During the Democratic presidential debate in New Hampshire last month, former Secretary of State Hillary Clinton largely looked past chief rival Sen. Bernie Sanders (I-Vt.), opting instead to sharpen the contrast with Republicans as she looked ahead to the general election.
In recent weeks, however, Clinton has trained her sights back on Sanders, hammering him over his gun control record and suggesting that a Sanders nomination would effectively hand the presidency to the Republican Party. Clinton's more aggressive approach comes amid evidence that the contest for the Democratic nomination is tightening with just three weeks to go until the kickoff Iowa caucuses on Feb. 1.
As Sanders barnstorms the the country with his popular message of alleviating income inequality and taking on Wall Street, the political chattering class is buzzing over the possibility that he could defeat Clinton in Iowa and New Hampshire, upending the notion of Hillary the Inevitable.
Is it déjà vu? Clinton's been here before. Confronted with a spate of damaging headlines last summer on her use of a private email account as secretary of state, the once-overwhelming frontrunner watched her poll numbers take a hit, as voters voiced doubts about her trustworthiness and Sanders wowed progressives with his unapologetically populist pitch. The senator from Vermont pulled ahead in neighboring New Hampshire and in some Iowa polls, underscoring Clinton's vulnerability.
But Clinton was able to right her campaign's ship in October, starting with a commanding debate performance that helped convince Vice President Joe Biden not to jump into the race and culminating in her marathon testimony before the House Select Committee on Benghazi, where Clinton's even-keeled performance prompted many Democrats to rally behind her candidacy and Republicans to rethink just how easily beatable she'd really be.
As a resurgent Clinton rebuilt a substantial lead in Iowa and eroded Sanders' advantage in New Hampshire, the senator found himself in a fight for relevance, seeking to prove he was more than a cranky gadfly. When Clinton treated Sanders with kid gloves in the most recent Democratic debate, it seemed to confirm the conventional wisdom that he posed no real threat.
But Sanders' legion of progressive fans didn't get the memo that their candidate was a lost cause, helping him shatter grassroots fundraising records and build a viable early state organization, even as Clinton consolidated establishment support. With policy-centric speeches like his address on Wall Street reform last week, Sanders hopes to woo more wavering Democrats into his camp.
It's an uphill fight, but it may yet work. New poll numbers help shed light on why Clinton is amping up her attacks on Sanders now, as Sanders holds onto a lead in the Granite State and narrows the gap in Iowa and nationally.
For Sanders, a come-from-behind win in Iowa would provide crucial momentum as he heads into the Feb. 9 primary in New Hampshire, where his lead is durable but vulnerable. An NBC News/Wall Street Journal/Marist poll of Hawkeye State Democrats provided his campaign with a jolt of adrenaline over the weekend: It showed Clinton up just 3 percentage points, 48% to 45%, with former Maryland Gov. Martin O'Malley trailing at 5%.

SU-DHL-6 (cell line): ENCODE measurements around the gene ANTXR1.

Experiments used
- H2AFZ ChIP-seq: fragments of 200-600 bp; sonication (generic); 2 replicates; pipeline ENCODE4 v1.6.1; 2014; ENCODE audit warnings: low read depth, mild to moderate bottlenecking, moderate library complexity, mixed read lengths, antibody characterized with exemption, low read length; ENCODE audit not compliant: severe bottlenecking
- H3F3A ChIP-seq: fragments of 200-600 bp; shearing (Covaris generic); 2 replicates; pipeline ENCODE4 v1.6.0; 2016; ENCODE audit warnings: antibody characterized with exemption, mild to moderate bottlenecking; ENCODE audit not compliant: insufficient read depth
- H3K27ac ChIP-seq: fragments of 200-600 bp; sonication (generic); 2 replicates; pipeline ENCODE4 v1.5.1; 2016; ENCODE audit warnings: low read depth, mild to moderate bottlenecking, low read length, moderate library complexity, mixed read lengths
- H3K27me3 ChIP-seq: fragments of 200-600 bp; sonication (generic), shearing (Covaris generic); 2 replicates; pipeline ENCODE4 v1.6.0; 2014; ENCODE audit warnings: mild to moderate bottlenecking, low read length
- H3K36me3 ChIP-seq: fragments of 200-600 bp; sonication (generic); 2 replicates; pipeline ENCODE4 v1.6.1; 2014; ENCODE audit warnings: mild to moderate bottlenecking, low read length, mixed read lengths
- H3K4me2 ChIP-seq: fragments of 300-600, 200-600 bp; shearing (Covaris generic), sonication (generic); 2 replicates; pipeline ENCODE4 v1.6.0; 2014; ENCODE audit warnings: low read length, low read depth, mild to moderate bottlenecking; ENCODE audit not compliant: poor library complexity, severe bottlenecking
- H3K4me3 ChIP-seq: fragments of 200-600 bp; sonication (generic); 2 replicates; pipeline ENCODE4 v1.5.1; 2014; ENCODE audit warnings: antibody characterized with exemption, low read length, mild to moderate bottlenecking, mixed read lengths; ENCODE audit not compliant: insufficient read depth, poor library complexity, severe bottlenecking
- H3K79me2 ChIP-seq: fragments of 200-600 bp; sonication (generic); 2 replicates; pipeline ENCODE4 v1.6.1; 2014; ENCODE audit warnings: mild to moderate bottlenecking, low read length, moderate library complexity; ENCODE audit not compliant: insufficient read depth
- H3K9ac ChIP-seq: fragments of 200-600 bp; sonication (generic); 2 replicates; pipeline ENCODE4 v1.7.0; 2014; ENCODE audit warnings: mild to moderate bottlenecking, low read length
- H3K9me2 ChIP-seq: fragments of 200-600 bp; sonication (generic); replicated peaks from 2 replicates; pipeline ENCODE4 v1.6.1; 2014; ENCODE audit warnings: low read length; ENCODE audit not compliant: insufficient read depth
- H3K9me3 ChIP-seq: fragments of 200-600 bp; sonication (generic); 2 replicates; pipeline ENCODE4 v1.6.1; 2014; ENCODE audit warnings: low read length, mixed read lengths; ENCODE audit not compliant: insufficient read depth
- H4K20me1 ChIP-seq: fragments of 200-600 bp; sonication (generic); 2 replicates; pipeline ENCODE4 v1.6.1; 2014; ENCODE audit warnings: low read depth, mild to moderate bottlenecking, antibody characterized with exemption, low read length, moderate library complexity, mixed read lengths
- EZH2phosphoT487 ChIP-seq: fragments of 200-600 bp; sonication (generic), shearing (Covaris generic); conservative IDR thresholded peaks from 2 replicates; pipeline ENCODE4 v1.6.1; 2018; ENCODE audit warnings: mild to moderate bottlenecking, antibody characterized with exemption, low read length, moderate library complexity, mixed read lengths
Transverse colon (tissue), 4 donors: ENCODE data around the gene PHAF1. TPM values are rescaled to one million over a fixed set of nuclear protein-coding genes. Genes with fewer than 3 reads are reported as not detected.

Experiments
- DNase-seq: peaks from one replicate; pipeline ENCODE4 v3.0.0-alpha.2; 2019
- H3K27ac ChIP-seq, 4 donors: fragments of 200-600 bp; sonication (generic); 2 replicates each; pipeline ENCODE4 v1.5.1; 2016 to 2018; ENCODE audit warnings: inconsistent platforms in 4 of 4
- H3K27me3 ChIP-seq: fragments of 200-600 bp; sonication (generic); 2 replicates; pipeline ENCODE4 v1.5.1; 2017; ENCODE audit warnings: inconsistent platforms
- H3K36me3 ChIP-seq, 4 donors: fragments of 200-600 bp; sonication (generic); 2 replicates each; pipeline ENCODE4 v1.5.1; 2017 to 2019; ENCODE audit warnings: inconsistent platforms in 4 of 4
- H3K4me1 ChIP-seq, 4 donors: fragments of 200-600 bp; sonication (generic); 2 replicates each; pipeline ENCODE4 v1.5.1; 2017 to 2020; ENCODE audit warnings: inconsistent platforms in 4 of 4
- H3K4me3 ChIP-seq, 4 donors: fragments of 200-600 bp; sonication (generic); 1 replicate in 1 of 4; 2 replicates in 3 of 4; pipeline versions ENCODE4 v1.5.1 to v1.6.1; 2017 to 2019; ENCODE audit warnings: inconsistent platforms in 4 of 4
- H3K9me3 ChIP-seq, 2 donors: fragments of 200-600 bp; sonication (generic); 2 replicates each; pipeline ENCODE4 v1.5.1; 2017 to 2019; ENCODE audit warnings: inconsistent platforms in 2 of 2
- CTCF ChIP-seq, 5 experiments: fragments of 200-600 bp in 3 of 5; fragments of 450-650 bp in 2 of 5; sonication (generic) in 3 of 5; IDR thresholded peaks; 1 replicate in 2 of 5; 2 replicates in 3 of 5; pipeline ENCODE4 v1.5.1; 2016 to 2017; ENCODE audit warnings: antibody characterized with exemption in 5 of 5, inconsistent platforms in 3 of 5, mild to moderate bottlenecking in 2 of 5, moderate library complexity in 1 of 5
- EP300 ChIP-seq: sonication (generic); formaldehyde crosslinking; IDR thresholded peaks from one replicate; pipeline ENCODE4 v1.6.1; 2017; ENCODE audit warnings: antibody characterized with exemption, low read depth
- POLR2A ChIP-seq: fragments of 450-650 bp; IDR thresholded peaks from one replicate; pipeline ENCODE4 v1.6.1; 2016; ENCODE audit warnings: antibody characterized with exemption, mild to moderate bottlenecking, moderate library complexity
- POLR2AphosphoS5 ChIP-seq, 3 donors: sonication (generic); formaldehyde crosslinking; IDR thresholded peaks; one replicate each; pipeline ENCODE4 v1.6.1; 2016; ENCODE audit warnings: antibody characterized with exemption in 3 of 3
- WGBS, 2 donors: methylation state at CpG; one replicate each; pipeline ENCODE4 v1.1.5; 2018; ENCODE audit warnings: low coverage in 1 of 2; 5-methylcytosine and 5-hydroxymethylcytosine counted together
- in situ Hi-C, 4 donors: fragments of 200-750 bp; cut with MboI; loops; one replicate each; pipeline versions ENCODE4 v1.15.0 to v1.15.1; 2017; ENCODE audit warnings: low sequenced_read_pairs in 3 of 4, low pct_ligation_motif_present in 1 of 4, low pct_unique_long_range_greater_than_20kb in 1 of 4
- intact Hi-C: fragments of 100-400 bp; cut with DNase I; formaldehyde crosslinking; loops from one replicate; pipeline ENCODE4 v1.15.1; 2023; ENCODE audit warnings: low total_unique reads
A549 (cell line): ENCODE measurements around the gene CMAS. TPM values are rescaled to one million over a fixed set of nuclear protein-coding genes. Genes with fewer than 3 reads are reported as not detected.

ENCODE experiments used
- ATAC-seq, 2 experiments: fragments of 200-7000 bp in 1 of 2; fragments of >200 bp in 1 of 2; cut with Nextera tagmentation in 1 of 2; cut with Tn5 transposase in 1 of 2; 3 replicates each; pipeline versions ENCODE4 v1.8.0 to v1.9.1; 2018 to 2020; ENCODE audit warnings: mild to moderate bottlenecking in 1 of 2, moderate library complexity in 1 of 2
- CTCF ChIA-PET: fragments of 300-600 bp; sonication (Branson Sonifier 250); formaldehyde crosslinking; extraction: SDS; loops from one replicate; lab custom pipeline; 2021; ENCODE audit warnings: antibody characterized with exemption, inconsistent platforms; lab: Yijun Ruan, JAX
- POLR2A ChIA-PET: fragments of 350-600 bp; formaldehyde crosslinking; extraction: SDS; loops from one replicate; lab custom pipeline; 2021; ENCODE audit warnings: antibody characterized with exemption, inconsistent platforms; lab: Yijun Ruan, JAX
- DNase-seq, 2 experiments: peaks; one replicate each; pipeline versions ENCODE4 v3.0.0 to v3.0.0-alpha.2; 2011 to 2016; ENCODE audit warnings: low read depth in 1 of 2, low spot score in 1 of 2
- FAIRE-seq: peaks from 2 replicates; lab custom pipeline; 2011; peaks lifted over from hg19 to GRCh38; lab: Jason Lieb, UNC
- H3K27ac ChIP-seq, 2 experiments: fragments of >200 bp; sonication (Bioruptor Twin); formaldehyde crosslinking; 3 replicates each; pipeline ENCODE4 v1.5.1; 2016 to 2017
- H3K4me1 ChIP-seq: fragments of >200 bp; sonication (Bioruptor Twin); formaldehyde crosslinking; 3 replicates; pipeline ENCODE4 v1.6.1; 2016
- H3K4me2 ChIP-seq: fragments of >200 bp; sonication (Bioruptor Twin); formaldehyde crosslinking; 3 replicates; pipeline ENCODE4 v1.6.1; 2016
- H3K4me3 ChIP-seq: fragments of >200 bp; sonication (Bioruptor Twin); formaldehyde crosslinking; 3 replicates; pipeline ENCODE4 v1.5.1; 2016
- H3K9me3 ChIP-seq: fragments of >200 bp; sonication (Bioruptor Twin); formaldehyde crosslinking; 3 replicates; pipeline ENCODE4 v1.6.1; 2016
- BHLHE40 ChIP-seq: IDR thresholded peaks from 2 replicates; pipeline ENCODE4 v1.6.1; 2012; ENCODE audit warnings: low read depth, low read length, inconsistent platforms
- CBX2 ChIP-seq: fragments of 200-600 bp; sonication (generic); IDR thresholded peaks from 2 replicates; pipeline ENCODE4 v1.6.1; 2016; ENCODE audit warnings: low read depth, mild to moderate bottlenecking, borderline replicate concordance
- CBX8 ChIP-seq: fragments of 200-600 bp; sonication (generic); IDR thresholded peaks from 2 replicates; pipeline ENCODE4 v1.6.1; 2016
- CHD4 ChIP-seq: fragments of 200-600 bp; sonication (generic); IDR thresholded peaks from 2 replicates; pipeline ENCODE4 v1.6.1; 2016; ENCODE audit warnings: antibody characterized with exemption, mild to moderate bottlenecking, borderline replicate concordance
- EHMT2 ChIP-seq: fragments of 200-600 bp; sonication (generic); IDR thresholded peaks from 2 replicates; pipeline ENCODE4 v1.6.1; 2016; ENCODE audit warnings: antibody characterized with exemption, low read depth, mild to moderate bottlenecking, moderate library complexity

Three of the last five Iowa polls have shown a single-digit race, and the RealClearPolitics polling average attests to the tightening contest: While Clinton was racking up leads of around 20 to 30 points late this fall, she's now ahead by just 49.4% to 38.8%.
Meanwhile, the NBC News/Wall Street Journal/Marist poll gave Sanders a 50% to 46% edge in the Granite State — a finding that comes on the heels of a Fox News poll last week that showed Sanders leading Clinton 50% to 37%. According to the RealClearPolitics average, Sanders is up 48% to 43.3% in the state, after Clinton nearly surpassed him this fall.
After Biden announced in late October that he wouldn't run for president, most of his support accrued to Clinton, who built a lead of about 25 percentage points over Sanders. As the voting nears, however, her lead is getting smaller: She's led most polls for the past month by about 15 points, and the RealClearPolitics average now shows her slipping below the 50% mark, earning 48.3% support to Sanders' 35.5% and O'Malley's 3.8%.
And if he wins? Say Sanders comes out of Iowa and New Hampshire with a 2-0 record. Given Clinton's financial resources and the demographic makeup of the states that follow, she will still be in a strong position to secure the party's nod; indeed, two consecutive losses may lead prominent Democrats who are now publicly neutral to rush to save her candidacy. (An endorsement from, say, Sen. Elizabeth Warren of Massachusetts would be a major coup.)
But while wins in Iowa and New Hampshire wouldn't make a Sanders victory a sure thing, they would substantially alter the contours of the Democratic race. In Nevada, whose caucuses follow the New Hampshire primary, Sanders is well-positioned to capitalize on momentum coming out of the first two contests. As Politico reported last week, Sanders now has almost twice as many field staffers on the ground there, and he's outspending Clinton on the Silver State airwaves.
On March 1, 11 states will hold caucuses or primaries, presenting Sanders with yet another opportunity to run up the score. In a conference call with reporters last week, campaign manager Jeff Weaver declined to identify which states Sanders is targeting for victory on that date.
"Although the media likes to focus on the, quote, wins and losses, this is a proportional allocation system for delegates, and we're very focused on delegate counts," Weaver said. "At the end of the day, that's what matters. You need delegates to win at the convention."
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